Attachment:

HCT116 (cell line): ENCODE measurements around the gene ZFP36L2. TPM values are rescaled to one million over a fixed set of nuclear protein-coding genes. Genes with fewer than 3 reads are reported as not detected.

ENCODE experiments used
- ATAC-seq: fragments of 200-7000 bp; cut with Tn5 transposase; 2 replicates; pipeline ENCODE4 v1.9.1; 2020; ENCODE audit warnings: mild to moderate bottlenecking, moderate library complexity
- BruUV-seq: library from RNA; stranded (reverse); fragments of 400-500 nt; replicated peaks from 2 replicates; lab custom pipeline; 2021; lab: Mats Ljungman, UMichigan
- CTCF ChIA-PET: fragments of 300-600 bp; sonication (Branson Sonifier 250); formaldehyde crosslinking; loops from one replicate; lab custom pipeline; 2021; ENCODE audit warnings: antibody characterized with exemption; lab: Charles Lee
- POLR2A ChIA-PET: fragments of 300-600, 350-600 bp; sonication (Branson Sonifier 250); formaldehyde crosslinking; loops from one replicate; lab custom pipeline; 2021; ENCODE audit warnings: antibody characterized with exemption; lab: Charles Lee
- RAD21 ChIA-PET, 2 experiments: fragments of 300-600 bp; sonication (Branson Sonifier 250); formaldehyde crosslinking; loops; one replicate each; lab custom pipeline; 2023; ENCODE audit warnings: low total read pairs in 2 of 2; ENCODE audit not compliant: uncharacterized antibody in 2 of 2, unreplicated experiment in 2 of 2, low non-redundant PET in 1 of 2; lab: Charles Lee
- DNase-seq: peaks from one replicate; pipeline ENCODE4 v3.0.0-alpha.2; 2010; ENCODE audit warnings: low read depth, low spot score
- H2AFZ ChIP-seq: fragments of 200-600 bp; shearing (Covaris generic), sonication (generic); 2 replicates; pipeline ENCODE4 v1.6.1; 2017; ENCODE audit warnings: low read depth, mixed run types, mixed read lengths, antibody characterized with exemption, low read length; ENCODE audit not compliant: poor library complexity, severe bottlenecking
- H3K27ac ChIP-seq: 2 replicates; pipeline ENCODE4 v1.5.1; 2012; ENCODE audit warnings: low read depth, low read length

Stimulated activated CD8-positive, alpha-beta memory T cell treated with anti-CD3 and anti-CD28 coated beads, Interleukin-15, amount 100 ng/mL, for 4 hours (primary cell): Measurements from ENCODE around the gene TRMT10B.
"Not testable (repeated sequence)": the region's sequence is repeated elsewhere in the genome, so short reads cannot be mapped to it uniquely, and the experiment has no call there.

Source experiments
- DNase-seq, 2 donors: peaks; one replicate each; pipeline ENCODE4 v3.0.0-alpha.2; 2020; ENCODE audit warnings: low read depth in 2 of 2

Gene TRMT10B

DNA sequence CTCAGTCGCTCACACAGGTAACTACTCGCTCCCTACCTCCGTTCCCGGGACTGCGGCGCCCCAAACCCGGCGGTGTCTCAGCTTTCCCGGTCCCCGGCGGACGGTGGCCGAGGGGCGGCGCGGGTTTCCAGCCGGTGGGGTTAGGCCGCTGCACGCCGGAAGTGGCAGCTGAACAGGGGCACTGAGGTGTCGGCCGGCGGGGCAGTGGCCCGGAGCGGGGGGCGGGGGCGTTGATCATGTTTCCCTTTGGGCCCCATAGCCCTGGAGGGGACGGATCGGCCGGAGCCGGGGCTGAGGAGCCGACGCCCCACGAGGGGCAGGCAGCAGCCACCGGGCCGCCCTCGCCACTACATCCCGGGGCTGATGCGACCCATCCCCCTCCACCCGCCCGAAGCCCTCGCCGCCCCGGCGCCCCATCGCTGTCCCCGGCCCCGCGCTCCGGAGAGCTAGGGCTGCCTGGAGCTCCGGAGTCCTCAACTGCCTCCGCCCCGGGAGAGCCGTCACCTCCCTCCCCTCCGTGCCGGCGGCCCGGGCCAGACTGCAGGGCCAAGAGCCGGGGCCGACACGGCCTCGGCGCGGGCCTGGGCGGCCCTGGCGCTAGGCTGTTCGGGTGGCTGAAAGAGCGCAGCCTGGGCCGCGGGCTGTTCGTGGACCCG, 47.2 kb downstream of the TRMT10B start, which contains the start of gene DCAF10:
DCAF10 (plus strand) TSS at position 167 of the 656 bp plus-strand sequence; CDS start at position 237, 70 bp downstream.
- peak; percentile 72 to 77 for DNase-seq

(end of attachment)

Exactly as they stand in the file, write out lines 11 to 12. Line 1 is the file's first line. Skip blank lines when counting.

Stimulated activated CD8-positive, alpha-beta memory T cell treated with anti-CD3 and anti-CD28 coated beads, Interleukin-15, amount 100 ng/mL, for 4 hours (primary cell): Measurements from ENCODE around the gene TRMT10B.
"Not testable (repeated sequence)": the region's sequence is repeated elsewhere in the genome, so short reads cannot be mapped to it uniquely, and the experiment has no call there.